The Hanging Shed, By Gordon Ferris

Gripped by Glasgow's mean streets
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The Independent Culture

The Hanging Shed was a massive success even before its print incarnation hit the bookshops.

Kilmarnock-born Ferris's fourth novel became one of the most downloaded books in Britain after release on the Amazon Kindle. The fact that a little-known writer has been rivalling such stellar names as Dan Brown is evidence that the electronic book may be the future of the printed word in the 21st century.

Ironically, this success via hyper-modern means has been granted to what is essentially a traditional piece. The setting is Glasgow in 1946, and the author's delineation of the immediate post-war years has a bristling immediacy.

Ferris finds much to explore in a period when Britain was undergoing tumultuous change – the Empire passing into history, and the country struggling with an austerity that makes the start of the 21st century look like a cornucopia. Social problems are created by demobbed soldiers struggling to find jobs, as women begin to enjoy a taste of independence.

Ferris is particularly sharp on the burgeoning crime of the period, including black market enterprise and violent street gangs. Ferris's tough protagonist, Brodie, is an ex-policeman. His paratrooper's uniform discarded, he finds himself forced to save his childhood friend Shug Donovan from hanging. The latter was in a bomber, shot down over Dresden, and returns to Glasgow in a grimly unrecognisable condition.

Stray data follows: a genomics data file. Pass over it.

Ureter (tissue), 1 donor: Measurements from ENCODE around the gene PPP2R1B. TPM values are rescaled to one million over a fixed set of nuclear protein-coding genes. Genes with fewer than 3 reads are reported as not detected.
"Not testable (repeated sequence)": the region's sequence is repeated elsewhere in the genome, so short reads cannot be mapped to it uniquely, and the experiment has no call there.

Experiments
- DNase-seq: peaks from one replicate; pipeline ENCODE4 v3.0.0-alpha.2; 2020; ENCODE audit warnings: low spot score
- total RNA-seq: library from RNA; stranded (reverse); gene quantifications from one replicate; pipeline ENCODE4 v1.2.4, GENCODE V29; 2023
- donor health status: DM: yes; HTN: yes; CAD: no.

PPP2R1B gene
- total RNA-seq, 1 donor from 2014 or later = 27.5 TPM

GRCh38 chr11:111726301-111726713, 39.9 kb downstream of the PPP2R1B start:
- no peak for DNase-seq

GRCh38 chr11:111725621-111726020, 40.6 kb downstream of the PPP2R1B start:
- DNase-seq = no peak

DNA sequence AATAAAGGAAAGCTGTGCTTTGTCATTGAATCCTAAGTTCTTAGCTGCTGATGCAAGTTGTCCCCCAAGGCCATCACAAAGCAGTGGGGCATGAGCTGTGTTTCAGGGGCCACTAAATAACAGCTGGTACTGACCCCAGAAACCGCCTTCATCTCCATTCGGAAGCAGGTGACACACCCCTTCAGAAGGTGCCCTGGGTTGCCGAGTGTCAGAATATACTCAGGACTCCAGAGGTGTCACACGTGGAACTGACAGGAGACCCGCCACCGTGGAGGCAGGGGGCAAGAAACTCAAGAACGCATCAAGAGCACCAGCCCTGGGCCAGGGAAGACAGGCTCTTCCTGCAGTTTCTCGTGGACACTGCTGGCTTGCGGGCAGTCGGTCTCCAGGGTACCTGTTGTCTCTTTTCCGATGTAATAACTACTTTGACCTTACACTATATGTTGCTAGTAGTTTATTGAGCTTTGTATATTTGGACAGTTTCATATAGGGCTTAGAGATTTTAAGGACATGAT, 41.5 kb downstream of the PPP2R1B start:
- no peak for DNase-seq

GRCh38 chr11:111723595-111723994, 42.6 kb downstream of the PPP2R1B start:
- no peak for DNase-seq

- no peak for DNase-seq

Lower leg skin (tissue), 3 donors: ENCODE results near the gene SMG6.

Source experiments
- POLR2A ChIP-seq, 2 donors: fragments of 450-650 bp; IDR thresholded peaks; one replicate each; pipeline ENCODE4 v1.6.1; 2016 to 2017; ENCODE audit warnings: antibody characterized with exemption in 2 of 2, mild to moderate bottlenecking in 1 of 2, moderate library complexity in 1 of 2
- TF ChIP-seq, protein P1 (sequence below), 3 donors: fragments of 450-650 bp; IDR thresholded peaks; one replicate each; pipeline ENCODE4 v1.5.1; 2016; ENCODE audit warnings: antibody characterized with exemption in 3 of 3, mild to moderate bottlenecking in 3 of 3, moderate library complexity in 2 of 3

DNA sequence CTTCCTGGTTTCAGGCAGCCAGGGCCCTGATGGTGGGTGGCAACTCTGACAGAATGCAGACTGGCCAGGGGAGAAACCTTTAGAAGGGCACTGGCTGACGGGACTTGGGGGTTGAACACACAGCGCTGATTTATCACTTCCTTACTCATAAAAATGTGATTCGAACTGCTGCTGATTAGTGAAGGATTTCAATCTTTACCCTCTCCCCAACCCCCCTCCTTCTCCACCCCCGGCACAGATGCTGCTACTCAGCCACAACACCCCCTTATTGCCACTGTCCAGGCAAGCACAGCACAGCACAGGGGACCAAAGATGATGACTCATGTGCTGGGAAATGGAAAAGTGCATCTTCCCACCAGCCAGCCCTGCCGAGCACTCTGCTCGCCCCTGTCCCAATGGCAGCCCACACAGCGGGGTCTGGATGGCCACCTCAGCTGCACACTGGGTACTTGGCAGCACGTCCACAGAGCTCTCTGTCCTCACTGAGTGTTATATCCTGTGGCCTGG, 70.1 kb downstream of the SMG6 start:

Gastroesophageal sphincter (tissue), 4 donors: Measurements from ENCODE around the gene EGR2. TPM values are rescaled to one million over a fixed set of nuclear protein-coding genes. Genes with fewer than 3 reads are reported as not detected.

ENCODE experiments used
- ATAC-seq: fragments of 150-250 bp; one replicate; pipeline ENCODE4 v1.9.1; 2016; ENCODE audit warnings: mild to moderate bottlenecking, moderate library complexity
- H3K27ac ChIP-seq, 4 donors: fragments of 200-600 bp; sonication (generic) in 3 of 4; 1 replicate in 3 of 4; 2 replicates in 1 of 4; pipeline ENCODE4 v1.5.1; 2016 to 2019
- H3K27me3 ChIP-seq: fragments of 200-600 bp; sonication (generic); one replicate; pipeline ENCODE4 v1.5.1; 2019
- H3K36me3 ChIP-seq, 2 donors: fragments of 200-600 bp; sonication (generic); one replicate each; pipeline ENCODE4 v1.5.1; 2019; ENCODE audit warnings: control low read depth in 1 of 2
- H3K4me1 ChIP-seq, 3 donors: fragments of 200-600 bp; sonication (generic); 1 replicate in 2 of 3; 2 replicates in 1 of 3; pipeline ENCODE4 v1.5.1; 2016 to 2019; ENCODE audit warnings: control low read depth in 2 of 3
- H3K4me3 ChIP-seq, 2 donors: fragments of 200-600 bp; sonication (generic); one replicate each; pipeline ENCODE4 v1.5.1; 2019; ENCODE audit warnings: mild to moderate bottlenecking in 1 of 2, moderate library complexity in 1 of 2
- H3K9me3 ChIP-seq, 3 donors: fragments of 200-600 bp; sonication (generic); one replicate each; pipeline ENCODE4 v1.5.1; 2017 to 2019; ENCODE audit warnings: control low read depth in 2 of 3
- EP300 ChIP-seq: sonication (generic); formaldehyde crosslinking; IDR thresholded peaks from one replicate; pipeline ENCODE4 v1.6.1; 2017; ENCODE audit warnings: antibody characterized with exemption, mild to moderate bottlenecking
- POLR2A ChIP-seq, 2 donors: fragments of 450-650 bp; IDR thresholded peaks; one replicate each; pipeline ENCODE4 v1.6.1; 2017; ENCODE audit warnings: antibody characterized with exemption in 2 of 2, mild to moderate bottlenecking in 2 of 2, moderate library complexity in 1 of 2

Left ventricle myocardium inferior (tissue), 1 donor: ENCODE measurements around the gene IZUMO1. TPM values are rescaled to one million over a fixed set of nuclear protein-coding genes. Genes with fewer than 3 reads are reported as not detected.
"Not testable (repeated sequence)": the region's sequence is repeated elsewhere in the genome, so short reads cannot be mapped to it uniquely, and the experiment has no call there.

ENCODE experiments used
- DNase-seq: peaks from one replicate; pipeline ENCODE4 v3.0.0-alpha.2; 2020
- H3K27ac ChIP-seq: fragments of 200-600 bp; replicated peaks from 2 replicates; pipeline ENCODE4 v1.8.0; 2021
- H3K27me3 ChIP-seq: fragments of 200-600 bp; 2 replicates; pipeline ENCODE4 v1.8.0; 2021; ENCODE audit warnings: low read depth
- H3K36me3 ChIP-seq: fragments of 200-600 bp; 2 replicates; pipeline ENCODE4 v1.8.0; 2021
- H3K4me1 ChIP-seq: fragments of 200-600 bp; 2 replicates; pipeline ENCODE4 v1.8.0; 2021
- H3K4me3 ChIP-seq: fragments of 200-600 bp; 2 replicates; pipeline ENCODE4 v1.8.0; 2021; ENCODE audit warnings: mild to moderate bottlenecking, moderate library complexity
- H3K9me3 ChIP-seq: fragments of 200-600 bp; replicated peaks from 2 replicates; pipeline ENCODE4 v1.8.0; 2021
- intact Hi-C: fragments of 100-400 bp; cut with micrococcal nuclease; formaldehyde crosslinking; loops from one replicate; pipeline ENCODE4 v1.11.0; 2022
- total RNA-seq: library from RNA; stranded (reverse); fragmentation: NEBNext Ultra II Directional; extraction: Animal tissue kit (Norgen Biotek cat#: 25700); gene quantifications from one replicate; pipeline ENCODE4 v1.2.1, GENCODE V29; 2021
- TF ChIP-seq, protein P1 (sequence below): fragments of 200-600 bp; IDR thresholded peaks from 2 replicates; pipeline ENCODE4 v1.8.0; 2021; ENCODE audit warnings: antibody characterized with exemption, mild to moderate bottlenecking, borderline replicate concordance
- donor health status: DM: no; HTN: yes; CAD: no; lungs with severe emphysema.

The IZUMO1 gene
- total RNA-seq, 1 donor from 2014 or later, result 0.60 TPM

Scarred and mutilated, he turns to heroin. Donovan makes everyone around him uncomfortable, and when a local boy is discovered raped and murdered, the drug-addicted loner is the perfect fit for the crime. But Brodie distrusts the mass of evidence that points to Donovan's guilt, and – with the aid of local advocate Samantha Campbell – begins a daunting odyssey through the dangerous backstreets of the Gorbals, obstructed by both bent coppers and murderous razor gangs.

Ferris is a writer of real authority, immersing the reader into his nightmare world with a brand of scabrous writing reminiscent of William McIlvanney's Laidlaw. If the notion of the sparring male/female duo at the centre of The Hanging Shed has a warmed-over quality, everything else speaks of an original voice. The book deserves quite as many readers in its hard-copy form as it has already gleaned in its electronic version.